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Behold, the Derelict Remains of Your Childhood In This Abandoned Toys “R” Us Exploration

It is the curse of all things living to die. So it was with famed childhood retailer Toys “R” Us. Now, Hackaday is exploring the hollowed out husk of your favorite place to shop in your youth.

In the hauntingly eerie video above, Tom Nardi of Hackaday explores a still-standing Toys “R” Us location. We say it’s still standing, but that’s about all the store can do. Every merchandise shelf is barren, with not so much as a leftover sign to show what used to be sold. It’s not like the design of Toys “R” Us stores have changed much over the years, either. So, even if the last time you shopped in one as a kid was twenty years ago, the images of the empty shelves could just as easily be from the store you remember.

So, what’s left in an empty store? No toys, sure, but there’s still a lot of hardware leftover. Cabling for servers, phone systems, and even the combination to the store’s safe. It was written on a piece of paper taped to the side. Good thing there’s nothing of value left inside.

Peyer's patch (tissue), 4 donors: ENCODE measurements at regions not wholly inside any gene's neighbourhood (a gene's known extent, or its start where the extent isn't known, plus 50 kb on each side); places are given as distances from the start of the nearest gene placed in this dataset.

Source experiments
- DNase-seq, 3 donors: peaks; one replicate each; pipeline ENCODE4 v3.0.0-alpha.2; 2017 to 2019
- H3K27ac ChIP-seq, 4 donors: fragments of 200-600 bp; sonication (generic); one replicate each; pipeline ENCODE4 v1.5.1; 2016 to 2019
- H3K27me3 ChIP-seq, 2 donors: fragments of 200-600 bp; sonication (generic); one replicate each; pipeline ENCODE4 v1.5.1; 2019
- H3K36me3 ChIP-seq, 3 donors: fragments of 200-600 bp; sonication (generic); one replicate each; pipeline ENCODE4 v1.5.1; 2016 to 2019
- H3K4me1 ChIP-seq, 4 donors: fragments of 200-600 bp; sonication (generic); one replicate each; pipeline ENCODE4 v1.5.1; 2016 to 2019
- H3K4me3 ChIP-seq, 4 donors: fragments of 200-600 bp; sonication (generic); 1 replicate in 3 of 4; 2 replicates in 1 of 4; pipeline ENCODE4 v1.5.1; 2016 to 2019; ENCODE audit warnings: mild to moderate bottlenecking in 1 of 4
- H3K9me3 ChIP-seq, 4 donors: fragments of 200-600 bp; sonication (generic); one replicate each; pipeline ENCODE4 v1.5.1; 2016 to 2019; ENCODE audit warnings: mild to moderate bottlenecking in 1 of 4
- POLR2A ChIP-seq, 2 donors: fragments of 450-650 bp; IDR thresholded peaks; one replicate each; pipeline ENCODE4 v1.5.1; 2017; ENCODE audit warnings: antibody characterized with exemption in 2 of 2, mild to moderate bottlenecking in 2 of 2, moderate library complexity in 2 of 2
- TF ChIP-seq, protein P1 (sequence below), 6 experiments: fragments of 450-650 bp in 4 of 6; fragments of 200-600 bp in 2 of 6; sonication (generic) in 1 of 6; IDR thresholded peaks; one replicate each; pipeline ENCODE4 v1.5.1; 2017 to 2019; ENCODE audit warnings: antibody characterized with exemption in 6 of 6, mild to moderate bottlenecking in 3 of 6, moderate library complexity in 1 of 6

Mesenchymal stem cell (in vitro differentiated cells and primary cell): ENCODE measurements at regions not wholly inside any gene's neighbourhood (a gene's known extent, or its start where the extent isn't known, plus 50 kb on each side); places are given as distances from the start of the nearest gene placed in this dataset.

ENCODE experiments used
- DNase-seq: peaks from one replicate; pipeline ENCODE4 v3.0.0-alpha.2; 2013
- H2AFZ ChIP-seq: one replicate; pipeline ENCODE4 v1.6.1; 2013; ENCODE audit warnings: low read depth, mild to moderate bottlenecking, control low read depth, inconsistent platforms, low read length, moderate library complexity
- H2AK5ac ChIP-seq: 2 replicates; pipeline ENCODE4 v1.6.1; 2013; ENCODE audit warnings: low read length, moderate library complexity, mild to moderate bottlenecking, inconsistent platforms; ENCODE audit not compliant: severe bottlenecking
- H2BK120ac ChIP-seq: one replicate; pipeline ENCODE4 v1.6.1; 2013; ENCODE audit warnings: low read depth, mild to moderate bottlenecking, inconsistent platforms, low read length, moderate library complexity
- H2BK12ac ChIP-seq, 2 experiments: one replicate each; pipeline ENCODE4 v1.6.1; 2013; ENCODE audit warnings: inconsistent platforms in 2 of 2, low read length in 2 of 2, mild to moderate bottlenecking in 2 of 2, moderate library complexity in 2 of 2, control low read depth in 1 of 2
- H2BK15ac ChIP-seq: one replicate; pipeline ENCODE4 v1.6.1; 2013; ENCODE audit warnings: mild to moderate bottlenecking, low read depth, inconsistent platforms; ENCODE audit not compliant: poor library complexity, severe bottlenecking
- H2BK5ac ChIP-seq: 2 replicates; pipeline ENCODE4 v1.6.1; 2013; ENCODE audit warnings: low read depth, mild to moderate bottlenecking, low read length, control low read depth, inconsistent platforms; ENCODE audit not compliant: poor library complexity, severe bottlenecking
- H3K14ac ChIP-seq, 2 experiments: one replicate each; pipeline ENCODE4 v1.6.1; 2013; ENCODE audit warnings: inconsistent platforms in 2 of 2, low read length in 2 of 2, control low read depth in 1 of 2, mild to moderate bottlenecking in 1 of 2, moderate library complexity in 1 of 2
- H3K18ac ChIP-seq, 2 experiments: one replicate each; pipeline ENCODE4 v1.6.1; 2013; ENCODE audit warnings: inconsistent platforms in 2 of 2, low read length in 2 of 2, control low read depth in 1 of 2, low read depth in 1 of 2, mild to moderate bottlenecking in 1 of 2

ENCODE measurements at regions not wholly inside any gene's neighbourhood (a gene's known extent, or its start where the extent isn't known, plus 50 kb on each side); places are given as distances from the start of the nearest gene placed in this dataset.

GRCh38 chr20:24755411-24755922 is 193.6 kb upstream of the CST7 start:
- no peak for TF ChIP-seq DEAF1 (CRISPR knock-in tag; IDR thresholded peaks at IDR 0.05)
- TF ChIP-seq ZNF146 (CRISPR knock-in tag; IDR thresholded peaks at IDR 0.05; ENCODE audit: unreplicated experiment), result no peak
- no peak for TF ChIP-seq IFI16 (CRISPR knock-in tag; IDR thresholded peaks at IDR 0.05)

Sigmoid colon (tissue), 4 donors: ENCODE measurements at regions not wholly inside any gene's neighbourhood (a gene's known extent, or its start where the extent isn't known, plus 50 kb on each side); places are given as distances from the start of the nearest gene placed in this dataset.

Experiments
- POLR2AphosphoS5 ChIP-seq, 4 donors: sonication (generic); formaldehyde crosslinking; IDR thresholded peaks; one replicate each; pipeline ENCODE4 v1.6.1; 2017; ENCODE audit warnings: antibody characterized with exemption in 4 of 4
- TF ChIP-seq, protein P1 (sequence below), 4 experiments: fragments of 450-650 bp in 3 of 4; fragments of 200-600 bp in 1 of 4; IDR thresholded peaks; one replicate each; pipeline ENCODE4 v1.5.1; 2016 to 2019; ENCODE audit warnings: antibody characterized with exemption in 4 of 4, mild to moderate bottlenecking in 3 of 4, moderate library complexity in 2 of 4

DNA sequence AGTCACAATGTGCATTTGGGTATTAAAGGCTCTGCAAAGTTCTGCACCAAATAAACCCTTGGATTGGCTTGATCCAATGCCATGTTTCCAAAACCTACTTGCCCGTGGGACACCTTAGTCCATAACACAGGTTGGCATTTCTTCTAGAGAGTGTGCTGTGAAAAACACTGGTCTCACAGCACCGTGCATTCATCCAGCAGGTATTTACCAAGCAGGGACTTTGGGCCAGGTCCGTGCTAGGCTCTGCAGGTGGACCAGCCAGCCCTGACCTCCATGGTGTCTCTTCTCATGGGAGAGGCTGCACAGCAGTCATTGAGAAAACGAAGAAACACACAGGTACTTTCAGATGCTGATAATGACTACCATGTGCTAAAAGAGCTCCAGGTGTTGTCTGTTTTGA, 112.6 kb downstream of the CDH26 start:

Most worryingly, the explorers found massive troves of old employee paperwork and information, including photo copies of some employees drivers license and Social Security cards. It’s unsurprising that the previous owners of the building took all the things of value but left the old records to the dust bin, but if you’ve ever worked for Toys “R” Us, you might be glad that credit freezes will be free soon.

The full article is worth a read. It’s at once fascinating to see the infrastructure it takes to make a massive store like Toys “R” Us run, and melancholic to see the skeletons of your past on full display. You may still be able to buy toys from a hundred places online—arguably, it’s easier and better than ever to find amazing toys!—but we’ll always have a special place in our heart for the noble fallen.

Source: Hackaday

Eric Ravenscraft Eric Ravenscraft
Eric Ravenscraft has nearly a decade of writing experience in the technology industry. His work has also appeared in The New York Times, PCMag, The Daily Beast, Geek and Sundry, and The Inventory. Read Full Bio »